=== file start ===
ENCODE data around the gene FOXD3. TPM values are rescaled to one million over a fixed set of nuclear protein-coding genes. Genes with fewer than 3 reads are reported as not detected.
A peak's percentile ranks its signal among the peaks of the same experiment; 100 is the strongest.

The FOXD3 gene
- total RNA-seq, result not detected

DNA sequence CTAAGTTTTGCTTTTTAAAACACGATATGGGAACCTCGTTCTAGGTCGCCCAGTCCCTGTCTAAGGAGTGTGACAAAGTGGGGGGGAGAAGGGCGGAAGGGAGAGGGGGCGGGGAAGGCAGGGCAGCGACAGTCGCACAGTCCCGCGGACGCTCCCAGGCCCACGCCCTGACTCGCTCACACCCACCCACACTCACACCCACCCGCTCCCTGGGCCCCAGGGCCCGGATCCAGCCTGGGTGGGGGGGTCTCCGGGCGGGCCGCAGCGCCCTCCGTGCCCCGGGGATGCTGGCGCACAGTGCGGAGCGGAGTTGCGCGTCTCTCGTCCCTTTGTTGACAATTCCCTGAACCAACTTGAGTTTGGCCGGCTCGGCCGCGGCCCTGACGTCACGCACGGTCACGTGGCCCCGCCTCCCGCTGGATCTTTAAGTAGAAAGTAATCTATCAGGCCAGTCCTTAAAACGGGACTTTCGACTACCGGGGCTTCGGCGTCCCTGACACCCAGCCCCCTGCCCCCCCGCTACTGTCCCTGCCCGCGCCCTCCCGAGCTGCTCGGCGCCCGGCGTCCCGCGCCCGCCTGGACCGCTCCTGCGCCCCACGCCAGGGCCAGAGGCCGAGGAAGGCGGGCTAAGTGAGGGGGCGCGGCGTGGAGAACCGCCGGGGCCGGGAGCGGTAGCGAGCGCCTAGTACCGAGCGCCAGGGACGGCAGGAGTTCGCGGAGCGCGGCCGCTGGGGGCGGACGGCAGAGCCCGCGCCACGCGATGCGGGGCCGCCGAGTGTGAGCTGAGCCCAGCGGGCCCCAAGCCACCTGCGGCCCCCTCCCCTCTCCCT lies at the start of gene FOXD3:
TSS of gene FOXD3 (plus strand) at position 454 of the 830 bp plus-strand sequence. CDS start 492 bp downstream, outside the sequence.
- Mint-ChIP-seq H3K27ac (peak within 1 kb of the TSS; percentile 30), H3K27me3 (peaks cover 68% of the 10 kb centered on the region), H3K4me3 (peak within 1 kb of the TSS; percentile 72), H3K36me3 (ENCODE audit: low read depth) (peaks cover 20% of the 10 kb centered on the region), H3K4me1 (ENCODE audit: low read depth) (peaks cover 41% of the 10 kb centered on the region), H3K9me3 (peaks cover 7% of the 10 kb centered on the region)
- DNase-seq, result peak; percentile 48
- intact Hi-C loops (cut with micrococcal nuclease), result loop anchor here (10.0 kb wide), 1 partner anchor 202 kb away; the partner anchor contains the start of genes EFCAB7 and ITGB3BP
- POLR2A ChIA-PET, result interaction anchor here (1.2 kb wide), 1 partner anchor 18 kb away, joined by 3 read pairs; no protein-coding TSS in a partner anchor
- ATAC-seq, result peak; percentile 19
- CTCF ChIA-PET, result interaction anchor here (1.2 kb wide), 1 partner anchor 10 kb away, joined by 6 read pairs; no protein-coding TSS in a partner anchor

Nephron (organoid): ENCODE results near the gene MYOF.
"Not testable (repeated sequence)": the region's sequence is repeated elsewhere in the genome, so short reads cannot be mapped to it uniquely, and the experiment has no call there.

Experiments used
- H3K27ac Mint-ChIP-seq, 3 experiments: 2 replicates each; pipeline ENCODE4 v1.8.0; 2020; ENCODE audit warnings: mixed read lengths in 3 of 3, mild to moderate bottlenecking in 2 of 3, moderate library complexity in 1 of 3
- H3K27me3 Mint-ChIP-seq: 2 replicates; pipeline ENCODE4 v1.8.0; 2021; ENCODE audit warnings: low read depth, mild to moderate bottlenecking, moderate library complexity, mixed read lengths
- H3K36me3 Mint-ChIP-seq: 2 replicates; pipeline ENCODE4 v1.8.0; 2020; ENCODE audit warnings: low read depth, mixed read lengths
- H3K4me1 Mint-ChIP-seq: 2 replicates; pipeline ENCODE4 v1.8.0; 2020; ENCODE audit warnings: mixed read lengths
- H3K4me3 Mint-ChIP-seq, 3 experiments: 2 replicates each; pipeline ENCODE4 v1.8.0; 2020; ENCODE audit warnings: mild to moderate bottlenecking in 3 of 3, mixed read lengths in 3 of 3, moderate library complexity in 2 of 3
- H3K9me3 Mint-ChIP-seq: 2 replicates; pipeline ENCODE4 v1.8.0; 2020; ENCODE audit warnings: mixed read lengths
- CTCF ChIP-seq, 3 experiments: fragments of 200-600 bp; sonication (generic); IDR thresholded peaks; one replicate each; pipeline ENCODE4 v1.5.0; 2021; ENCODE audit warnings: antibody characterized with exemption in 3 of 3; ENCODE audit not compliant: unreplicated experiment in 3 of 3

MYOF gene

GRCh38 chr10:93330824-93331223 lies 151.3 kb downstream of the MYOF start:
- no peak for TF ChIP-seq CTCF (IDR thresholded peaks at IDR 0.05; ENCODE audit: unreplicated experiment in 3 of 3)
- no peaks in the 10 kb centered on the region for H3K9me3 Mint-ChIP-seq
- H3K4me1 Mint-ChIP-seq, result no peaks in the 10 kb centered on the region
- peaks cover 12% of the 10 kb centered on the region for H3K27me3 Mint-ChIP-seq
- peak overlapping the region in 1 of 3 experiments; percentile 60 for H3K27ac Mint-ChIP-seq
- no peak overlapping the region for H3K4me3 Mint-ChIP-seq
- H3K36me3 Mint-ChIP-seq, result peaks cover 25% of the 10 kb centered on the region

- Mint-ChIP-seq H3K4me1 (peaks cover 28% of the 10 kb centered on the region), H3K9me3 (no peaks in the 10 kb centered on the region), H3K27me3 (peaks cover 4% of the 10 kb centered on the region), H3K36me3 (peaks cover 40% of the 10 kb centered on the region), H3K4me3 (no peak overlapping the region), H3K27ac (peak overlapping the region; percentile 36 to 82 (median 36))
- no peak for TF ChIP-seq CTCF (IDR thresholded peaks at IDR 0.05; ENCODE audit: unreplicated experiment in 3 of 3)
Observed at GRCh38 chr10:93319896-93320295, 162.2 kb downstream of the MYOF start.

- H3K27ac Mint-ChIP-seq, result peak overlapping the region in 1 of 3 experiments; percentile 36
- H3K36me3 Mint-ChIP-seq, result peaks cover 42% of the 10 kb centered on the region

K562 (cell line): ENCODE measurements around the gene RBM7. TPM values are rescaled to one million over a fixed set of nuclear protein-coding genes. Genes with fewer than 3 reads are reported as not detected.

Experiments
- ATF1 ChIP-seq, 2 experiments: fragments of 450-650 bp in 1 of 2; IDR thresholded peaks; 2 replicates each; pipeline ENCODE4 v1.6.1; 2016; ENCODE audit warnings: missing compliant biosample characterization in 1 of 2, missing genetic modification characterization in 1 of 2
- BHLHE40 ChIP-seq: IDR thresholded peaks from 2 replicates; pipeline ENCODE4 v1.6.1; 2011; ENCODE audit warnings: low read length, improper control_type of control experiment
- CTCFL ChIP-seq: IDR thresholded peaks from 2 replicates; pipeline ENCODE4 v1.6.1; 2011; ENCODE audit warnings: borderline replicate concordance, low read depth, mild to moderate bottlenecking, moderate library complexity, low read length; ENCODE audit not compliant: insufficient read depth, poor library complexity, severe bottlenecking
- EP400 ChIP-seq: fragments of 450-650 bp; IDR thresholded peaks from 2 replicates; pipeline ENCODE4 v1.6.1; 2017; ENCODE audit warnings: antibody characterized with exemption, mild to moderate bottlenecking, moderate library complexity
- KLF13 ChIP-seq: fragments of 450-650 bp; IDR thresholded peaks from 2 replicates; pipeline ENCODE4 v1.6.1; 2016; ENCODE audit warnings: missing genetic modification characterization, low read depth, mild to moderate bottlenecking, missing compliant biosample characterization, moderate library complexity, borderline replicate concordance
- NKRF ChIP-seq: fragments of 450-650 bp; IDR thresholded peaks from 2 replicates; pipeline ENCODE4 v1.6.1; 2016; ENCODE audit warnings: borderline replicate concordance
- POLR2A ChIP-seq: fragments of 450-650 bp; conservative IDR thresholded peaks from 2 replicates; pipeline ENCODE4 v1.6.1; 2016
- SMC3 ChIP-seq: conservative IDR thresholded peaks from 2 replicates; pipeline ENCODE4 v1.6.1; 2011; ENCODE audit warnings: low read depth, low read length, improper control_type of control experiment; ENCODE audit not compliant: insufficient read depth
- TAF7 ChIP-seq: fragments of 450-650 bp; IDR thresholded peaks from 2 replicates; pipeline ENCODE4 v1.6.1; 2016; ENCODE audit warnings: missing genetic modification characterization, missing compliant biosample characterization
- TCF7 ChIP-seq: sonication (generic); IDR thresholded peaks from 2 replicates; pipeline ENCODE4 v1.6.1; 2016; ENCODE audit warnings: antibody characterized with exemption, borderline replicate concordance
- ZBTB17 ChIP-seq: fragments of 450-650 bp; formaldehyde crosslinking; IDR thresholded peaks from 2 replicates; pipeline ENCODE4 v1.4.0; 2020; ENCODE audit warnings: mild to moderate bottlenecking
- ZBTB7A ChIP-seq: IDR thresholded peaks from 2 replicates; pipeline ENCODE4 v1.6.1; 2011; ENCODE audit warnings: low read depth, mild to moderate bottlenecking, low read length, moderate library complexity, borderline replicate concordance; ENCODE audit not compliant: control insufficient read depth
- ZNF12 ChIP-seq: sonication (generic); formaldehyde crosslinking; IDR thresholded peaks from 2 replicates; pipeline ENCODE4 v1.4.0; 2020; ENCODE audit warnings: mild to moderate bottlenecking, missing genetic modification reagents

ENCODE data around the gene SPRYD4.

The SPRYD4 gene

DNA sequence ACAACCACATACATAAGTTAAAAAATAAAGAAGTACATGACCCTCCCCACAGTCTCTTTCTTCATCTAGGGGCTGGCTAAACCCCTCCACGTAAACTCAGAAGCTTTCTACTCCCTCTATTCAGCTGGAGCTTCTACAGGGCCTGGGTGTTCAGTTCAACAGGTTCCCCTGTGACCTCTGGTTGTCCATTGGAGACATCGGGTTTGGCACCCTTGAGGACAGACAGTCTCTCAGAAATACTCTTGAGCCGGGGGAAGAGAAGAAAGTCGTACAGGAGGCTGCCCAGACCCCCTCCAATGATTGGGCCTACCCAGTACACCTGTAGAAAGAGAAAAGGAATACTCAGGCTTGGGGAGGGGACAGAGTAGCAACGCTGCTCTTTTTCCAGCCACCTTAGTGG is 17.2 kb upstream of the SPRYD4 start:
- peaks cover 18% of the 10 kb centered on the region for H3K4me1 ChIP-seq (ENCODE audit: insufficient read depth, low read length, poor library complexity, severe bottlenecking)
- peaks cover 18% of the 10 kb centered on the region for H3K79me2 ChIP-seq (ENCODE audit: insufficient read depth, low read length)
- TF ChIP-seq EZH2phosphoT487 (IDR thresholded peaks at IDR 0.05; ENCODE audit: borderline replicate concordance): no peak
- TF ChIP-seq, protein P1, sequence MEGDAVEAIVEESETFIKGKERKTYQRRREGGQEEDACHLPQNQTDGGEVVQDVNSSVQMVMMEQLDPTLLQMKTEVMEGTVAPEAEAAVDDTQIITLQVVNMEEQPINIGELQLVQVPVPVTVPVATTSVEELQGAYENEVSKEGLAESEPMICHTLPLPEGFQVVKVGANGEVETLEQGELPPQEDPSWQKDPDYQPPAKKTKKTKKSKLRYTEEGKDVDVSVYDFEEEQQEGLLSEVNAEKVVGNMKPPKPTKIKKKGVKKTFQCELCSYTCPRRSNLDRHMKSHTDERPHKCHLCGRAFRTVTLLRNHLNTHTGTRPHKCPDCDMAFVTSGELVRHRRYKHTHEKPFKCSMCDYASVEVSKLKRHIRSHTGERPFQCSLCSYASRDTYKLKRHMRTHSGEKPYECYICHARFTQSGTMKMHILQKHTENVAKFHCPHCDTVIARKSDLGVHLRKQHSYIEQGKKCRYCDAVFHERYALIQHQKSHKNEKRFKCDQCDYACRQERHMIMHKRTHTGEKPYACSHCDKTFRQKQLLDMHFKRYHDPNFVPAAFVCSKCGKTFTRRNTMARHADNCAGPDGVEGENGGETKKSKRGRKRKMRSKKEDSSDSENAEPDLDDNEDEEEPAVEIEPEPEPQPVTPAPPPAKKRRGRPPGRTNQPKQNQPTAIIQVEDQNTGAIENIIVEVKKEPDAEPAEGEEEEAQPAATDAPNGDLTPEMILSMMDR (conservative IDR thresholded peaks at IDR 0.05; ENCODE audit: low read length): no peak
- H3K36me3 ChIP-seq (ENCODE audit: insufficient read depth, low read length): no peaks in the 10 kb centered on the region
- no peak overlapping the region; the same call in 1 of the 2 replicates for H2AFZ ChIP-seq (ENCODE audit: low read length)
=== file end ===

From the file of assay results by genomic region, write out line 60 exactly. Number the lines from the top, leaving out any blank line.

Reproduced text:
- no peak overlapping the region; the same call in 1 of the 2 replicates for H2AFZ ChIP-seq (ENCODE audit: low read length)